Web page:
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Fibre reinforced concrete

Steel or macro synthetic fibres may be added to the concrete either at the ready-mixed plant or to the mixer truck on site. The addition of fibres to the concrete should be in accordance with an agreed method statement, to ensure that the fibres are adequately distributed throughout the concrete, there are no fibre balls that may cause pump blockages and the quality of the final concrete is not unduly affected.

Fibres can be supplied in degradable paper bags or containers, plastic bags or in bulk. The type of fibre and/or packaging has a direct impact on how the fibres are dosed into the concrete. Care should be taken to ensure proper dispersal and complete mixing. Degradable paper bags or containers can be put directly into the concrete truck or mixer, or they can be opened and the loose fibre dispensed. The plastic bags are not degradable and so cannot be put directly into the concrete. Fibres can also be blown with compressed air into the concrete to aid dispersion.

Where the fibres are added directly to the truck on site, care should be taken to ensure that the fibres are completely distributed throughout the load, with no loss by sticking to the hopper, mixer blades etc. Mixing of the concrete after the addition of the fibres depends greatly on the truck’s efficiency; it is recommended that the fibres should be mixed for approximately five minutes at optimum speed, or a minimum of 100 revolutions of the drum. Where fibres are added at the ready-mixed plant, it is suggested that they should be the first item in the mix. The subsequent addition of aggregate helps to distribute the fibres.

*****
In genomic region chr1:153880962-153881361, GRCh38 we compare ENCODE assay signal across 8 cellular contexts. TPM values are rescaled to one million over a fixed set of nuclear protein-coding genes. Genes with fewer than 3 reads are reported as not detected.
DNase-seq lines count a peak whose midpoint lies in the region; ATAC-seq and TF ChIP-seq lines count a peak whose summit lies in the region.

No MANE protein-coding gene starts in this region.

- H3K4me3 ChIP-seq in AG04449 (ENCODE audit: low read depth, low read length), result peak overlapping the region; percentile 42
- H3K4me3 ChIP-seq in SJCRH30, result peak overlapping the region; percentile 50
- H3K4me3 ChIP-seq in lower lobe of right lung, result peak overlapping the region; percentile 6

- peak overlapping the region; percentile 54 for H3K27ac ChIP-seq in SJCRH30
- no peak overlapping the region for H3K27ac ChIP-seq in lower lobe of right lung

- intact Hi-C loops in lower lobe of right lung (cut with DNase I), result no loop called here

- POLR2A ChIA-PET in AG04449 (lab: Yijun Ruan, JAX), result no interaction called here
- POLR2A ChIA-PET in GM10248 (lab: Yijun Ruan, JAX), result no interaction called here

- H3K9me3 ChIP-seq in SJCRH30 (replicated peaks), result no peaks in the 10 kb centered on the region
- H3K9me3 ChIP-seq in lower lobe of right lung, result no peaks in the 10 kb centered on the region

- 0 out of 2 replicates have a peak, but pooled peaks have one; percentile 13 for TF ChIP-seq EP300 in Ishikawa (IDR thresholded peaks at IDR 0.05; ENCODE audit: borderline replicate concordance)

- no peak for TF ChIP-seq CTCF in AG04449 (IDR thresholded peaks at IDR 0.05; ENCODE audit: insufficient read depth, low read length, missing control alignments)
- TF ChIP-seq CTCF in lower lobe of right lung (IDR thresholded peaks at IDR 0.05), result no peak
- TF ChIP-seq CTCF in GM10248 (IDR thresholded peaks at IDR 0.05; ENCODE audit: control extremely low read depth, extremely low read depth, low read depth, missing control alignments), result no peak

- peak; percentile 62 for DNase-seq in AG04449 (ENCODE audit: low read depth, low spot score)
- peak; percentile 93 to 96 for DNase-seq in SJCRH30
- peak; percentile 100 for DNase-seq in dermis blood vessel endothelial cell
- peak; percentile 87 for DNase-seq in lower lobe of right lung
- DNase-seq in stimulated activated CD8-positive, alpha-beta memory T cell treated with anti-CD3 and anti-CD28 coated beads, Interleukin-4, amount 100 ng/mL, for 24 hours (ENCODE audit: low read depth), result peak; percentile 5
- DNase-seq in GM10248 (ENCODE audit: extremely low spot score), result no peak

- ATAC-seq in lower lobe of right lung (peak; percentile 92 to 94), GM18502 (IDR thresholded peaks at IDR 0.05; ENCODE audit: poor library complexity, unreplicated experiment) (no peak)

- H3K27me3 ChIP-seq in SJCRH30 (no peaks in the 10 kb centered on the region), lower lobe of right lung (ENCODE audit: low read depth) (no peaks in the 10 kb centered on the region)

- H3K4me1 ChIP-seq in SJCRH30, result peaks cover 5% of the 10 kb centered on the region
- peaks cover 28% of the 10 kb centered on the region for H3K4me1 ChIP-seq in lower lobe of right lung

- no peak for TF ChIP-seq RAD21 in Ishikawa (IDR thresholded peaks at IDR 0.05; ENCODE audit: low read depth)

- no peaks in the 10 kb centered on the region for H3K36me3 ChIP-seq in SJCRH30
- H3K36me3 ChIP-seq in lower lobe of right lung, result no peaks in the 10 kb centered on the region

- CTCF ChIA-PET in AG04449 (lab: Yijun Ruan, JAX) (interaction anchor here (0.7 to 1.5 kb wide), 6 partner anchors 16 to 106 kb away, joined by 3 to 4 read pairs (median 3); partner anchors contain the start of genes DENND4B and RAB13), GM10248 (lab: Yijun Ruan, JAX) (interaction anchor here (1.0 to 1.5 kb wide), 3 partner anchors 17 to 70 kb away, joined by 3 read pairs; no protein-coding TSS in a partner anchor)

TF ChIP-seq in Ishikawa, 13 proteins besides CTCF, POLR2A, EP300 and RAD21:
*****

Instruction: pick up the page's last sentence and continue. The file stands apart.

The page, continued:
Concretes containing fibres can be placed, compacted and finished using the same methods as for concrete without fibres. Vibration should be applied, except in the case of self-compacting concrete, to ensure full compaction and elimination of voids. Finishing by float or trowel, should not be excessive but sufficient to produce the required finish without the production of excessive surface laitance or surface exposed fibres. It is expected that small numbers of fibres may be visible on the worked surface.

Further information on the use of fibres may be found in Concrete Society Technical Report 63, Guidance for the design of steel-fibre-reinforced concrete and Technical Report 65, Guidance on the use of macro-synthetic-fibre-reinforced concrete.

Acknowledgement: The Concrete Society

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TR63 Guidance for the design of steel-fibre-reinforced concrete

TR65 Guidance on the use of macro-synthetic fibre reinforced concrete